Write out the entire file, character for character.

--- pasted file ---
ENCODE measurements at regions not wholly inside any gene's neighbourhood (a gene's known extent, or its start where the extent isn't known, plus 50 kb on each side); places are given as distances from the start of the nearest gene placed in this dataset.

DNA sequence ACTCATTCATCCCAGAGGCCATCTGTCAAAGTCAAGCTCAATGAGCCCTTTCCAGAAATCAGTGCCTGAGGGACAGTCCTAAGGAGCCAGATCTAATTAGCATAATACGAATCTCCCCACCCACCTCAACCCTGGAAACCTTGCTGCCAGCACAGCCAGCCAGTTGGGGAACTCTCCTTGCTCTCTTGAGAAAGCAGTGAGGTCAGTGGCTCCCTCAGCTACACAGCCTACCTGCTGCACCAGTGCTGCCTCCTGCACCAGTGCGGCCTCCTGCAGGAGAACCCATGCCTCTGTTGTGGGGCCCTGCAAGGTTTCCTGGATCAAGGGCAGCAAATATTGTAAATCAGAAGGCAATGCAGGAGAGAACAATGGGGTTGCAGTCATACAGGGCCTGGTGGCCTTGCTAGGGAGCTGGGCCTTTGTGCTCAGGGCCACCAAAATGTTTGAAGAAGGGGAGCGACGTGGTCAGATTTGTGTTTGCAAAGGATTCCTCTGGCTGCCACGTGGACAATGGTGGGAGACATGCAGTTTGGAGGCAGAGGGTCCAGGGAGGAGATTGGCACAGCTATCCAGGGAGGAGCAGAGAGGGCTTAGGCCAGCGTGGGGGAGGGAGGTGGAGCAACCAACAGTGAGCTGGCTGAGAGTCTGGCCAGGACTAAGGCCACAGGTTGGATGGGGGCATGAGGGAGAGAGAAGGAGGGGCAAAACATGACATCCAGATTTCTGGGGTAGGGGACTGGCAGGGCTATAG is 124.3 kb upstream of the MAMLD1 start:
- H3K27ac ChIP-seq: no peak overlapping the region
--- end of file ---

ENCODE measurements at regions not wholly inside any gene's neighbourhood (a gene's known extent, or its start where the extent isn't known, plus 50 kb on each side); places are given as distances from the start of the nearest gene placed in this dataset.

DNA sequence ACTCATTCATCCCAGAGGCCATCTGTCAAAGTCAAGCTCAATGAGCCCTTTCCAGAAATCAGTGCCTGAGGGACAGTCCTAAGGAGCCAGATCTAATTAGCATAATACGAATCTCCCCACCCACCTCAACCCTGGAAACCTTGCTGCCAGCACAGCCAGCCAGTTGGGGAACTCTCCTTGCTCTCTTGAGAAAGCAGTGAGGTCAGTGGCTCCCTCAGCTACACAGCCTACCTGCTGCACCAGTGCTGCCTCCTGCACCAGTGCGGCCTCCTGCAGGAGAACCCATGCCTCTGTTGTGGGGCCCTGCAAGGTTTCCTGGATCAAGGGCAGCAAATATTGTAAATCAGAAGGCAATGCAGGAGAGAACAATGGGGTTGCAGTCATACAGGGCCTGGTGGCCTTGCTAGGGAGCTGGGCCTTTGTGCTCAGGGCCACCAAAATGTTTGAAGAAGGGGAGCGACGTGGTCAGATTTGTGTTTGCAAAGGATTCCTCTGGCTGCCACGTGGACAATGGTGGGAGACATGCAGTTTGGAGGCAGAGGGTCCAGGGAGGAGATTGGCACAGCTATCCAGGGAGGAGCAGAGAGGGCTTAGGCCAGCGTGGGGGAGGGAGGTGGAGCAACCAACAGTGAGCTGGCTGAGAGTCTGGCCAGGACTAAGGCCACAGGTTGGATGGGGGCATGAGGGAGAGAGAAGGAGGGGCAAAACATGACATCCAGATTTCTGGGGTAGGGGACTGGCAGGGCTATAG is 124.3 kb upstream of the MAMLD1 start:
- H3K27ac ChIP-seq: no peak overlapping the region